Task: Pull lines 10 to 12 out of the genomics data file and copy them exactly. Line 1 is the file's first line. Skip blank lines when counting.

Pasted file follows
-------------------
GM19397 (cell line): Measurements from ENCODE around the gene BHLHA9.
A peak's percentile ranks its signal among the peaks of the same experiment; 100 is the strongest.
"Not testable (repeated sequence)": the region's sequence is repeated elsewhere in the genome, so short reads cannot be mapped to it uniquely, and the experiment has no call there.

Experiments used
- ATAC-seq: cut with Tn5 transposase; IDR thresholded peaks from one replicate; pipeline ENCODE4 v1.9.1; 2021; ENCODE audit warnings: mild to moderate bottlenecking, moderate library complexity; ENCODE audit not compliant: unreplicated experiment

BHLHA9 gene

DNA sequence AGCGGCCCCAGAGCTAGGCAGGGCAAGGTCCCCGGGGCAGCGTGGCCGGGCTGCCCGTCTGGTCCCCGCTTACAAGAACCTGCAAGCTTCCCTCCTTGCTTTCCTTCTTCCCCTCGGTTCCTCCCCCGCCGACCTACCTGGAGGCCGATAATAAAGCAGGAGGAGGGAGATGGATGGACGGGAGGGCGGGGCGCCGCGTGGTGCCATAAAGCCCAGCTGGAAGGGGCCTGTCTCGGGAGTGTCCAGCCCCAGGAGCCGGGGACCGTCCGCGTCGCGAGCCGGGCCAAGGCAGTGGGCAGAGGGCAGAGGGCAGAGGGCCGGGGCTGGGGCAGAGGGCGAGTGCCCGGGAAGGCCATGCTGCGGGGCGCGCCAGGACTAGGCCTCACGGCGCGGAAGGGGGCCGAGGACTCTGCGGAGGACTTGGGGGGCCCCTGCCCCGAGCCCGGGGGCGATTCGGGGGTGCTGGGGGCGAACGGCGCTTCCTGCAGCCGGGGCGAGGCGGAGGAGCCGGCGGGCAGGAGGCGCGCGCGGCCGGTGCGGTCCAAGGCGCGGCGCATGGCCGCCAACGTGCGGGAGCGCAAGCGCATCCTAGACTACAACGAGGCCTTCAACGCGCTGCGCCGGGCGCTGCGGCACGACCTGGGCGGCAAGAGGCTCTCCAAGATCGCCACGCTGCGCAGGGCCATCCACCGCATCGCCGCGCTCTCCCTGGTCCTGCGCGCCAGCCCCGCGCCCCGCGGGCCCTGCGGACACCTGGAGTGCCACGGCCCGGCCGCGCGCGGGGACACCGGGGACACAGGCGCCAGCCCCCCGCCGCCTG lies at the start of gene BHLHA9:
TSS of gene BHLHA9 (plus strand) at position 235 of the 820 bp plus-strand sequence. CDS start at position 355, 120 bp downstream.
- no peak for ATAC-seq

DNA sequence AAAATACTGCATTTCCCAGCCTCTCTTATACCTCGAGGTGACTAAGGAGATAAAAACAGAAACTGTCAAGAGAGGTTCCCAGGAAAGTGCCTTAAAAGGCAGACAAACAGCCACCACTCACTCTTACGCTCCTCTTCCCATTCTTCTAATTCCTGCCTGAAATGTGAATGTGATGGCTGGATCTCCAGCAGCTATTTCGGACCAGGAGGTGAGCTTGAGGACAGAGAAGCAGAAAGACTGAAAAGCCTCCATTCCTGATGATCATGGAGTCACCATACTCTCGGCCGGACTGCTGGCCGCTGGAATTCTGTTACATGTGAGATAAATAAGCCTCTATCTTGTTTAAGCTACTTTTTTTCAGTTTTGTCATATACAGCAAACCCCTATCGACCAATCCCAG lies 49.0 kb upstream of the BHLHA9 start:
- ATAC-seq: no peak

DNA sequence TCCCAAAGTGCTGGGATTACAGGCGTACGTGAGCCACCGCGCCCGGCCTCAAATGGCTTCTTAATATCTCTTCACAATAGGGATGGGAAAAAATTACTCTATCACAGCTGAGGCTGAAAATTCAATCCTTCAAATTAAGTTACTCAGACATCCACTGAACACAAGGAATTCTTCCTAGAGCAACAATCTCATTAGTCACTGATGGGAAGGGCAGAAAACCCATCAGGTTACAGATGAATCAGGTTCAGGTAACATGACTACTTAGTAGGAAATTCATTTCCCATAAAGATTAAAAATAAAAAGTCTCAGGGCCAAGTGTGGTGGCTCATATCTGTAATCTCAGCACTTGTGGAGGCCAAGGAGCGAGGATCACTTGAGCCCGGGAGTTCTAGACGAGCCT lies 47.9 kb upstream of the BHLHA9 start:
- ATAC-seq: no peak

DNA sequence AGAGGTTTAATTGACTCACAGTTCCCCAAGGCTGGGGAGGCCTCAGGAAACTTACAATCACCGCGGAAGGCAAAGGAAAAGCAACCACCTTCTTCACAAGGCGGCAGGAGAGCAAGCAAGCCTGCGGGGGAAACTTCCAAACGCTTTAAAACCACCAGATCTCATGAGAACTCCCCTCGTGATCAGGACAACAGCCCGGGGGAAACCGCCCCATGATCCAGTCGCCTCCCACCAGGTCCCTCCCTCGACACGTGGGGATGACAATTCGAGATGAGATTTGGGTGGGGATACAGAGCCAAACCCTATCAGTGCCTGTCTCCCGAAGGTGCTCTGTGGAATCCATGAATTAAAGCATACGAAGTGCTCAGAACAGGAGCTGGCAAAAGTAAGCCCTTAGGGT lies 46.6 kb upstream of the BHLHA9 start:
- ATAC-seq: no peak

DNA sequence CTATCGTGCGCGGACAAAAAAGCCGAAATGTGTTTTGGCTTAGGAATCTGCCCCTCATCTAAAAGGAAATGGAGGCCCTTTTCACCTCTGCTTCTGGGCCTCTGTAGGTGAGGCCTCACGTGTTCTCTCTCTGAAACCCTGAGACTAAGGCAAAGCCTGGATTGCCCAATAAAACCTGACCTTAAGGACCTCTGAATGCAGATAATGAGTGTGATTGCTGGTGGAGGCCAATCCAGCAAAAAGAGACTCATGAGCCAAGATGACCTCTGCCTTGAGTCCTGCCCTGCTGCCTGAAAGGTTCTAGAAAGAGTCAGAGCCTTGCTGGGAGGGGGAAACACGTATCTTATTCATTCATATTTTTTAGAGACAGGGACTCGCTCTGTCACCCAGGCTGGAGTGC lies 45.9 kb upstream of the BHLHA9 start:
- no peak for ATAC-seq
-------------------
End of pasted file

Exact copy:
DNA sequence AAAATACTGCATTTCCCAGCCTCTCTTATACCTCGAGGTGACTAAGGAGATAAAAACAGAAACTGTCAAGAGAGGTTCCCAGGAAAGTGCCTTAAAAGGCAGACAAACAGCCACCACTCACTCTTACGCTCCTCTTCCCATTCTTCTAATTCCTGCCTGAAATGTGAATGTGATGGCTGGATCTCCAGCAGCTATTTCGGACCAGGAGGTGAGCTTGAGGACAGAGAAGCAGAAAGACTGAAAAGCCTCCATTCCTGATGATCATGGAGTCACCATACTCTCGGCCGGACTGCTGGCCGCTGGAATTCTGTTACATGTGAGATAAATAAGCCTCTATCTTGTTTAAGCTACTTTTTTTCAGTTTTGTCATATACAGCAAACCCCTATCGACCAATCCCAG lies 49.0 kb upstream of the BHLHA9 start:
- ATAC-seq: no peak

DNA sequence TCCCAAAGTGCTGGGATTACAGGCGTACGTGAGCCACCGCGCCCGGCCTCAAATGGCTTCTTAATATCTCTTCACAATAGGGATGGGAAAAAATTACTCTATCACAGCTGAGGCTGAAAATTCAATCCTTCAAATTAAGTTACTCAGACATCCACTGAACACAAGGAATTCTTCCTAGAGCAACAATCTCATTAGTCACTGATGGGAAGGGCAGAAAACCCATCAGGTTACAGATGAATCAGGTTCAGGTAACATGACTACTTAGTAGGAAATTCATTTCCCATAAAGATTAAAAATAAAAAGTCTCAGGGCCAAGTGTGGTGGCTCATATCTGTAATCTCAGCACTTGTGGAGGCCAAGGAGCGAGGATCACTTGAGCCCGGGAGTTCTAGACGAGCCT lies 47.9 kb upstream of the BHLHA9 start: